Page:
and only steps on the paths between plots!
this pot of pansies has been flowering all through the winter and still going...
april 2010 - apple blossom looking good.
the only casualties of the ice and snow earlier this year has been the mimosa ( of course it comes from the Med!)
and maybe the buddleia. Rhubarb is excellent.
everything bursting out now - some photos soon....
a querie - loads of tough looking ladybirds are congregating on the shoots and buds of the apple trees,
and leaves are curling in disgust. Not sure what to do, as I previously thought ladybirds were a good thing.
Just been told by seasoned gardener friend that these 7-spot ladybirds are bad news, north american intruders
that eat our native ones - she said 'squash 'em!'
first harvest of beautiful lettuce, and onions that had bolted.
a perfect antidote to today's exit from the World Cup
I've just planted a hollyhock plant that has germinated from a 'stolen' seedpod from Darwin's Downe House, (not sure where that is!)
think that is actually comfrey next to the foxglove - good for compost we hear.
broad beans have been excellent this year.
july/august 2010 courgettes, cucumbers, French beans - excellent, aubergine being eaten by pest.
wasp nest in shed sorted by town council - hooray.
just dug up loads of onions to stop them rotting in the rainfall this week...
Paul enjoys using the hose anytime!
cucumber plant frond - they have gone mad in the rain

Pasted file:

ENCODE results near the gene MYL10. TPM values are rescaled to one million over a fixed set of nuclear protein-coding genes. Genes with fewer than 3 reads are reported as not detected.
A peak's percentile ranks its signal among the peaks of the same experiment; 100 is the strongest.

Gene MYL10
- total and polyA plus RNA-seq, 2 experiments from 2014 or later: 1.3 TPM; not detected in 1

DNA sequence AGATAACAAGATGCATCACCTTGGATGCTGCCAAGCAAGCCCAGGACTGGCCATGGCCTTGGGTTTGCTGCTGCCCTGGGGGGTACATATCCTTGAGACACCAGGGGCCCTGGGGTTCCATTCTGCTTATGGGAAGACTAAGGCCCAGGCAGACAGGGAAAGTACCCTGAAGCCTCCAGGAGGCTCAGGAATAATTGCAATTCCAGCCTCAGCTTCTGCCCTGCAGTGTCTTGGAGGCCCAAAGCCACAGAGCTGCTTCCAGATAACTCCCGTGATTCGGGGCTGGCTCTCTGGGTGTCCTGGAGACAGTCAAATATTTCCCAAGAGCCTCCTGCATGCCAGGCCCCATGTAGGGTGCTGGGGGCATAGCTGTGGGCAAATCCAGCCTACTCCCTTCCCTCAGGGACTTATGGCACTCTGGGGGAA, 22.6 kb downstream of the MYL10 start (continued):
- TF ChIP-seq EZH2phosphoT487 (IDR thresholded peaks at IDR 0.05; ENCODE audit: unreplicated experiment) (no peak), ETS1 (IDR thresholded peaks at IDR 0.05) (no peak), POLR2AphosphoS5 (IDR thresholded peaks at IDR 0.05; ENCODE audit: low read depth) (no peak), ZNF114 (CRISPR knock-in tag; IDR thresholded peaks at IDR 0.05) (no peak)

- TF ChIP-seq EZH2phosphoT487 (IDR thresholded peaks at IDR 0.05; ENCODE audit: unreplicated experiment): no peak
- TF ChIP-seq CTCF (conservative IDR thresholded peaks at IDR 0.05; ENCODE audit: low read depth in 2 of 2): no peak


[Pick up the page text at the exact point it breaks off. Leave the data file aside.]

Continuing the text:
2011 - and here we are again
30 bags of compost and some fine rotavating later - we are ready to go!
sturton onions, arran pilot potatoes now in the ground, rhubarb flourishing.
The allotment Tsar has installed a water trough at the bottom of our plot - fantastic help!
Our nearby Gurkhas will be delighted as they have a wonderful way of irrigating their plot,
by throwing buckets of water across the crops and repeating this when it has soaked through,
all pretty labour intensive.
comfrey excellent for bees.
Everything is popping up now.
We have had great broad beans, the artichoke plant has gone mad ( see photo).
NB. globe artichoke plants only last 3 years. Apparently you have to take
runners offand replant in the spring.
Even some raspberries have appeared which have been quickly eaten on the hoof.
Not sure how to thin out carrots which can be seen in this photo.
Our soil is now
looking the business, with bits of grit - it is much easier to weed. I have an African
tool, which I bought online which is truly excellent for weeding, called an 'azada'? (bought from Get Digging)
The courgettes have been good, tomatoes very slow this year, and cucumber plant drowned.
A new thin stringless French green bean, called Cupidon, which we sourced from The Real Seed Catalogue
has produced some stocky little 'dwarf' plants ( they don't seem keen to climb up canes so not showy! ),
but with really excellent beans -
these are stocky bushy dwarf plants packed with delicious stringless cupidon french beans.
july 24th 2011
digging up potatoes before the slugs get to them
and laying out onions to dry.
Harris loved vegetation of all sorts - a fine lettuce and a fine animal.
Our new pair Lundy and Mardy like nothing better than sport with peas or beans.
the last artichoke of the season
so far excellent rhubarb.
compost has been added and ground rotovated by easter w/e - potatoes chitting.
hoping we haven't over pruned the bramley apple tree? (It's absolutely fine - June note)
Spot our new bird feeder, filled with sunflower seeds.
lots of good stuff now appearing - a bit later than planned due to wet/windy weather!
Here is some lettuce, artichoke on the bonnet of our renault 4, and Paul changing his footwear.
July 2012 onions turned over ready for drying out and maris piper potatoes being harvested before snails and slugs - best crop yet.
French beans are ripening well.. Bloomin marrows........
allotment chums decided that our onions were 'best in show' this year - which amazed us!